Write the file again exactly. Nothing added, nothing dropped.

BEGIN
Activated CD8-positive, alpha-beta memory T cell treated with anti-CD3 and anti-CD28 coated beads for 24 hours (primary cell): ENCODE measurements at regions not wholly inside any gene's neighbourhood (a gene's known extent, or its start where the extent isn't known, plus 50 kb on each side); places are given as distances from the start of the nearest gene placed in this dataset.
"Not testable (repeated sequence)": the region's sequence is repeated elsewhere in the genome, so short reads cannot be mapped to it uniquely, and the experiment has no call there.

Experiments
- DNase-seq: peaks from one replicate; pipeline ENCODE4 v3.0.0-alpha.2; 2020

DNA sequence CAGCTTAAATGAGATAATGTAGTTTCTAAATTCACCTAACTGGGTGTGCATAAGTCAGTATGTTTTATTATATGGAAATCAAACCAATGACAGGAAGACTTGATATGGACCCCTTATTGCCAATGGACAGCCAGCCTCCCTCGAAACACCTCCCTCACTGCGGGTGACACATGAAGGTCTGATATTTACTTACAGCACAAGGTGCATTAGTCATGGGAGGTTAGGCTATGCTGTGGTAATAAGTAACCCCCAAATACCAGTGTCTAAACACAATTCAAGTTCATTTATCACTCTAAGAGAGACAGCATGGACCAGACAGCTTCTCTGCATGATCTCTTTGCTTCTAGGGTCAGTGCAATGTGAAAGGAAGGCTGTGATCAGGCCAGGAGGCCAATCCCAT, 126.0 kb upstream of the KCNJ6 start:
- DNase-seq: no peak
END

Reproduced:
Activated CD8-positive, alpha-beta memory T cell treated with anti-CD3 and anti-CD28 coated beads for 24 hours (primary cell): ENCODE measurements at regions not wholly inside any gene's neighbourhood (a gene's known extent, or its start where the extent isn't known, plus 50 kb on each side); places are given as distances from the start of the nearest gene placed in this dataset.
"Not testable (repeated sequence)": the region's sequence is repeated elsewhere in the genome, so short reads cannot be mapped to it uniquely, and the experiment has no call there.

Experiments
- DNase-seq: peaks from one replicate; pipeline ENCODE4 v3.0.0-alpha.2; 2020

DNA sequence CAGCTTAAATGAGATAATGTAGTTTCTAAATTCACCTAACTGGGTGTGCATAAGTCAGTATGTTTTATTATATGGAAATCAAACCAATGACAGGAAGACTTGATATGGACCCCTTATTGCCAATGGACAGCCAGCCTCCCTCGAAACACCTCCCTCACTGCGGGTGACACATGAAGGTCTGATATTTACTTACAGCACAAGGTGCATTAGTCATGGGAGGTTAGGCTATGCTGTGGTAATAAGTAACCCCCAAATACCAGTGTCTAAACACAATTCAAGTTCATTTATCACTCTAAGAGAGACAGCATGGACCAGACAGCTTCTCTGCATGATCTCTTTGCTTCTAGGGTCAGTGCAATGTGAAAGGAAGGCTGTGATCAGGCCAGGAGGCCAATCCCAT, 126.0 kb upstream of the KCNJ6 start:
- DNase-seq: no peak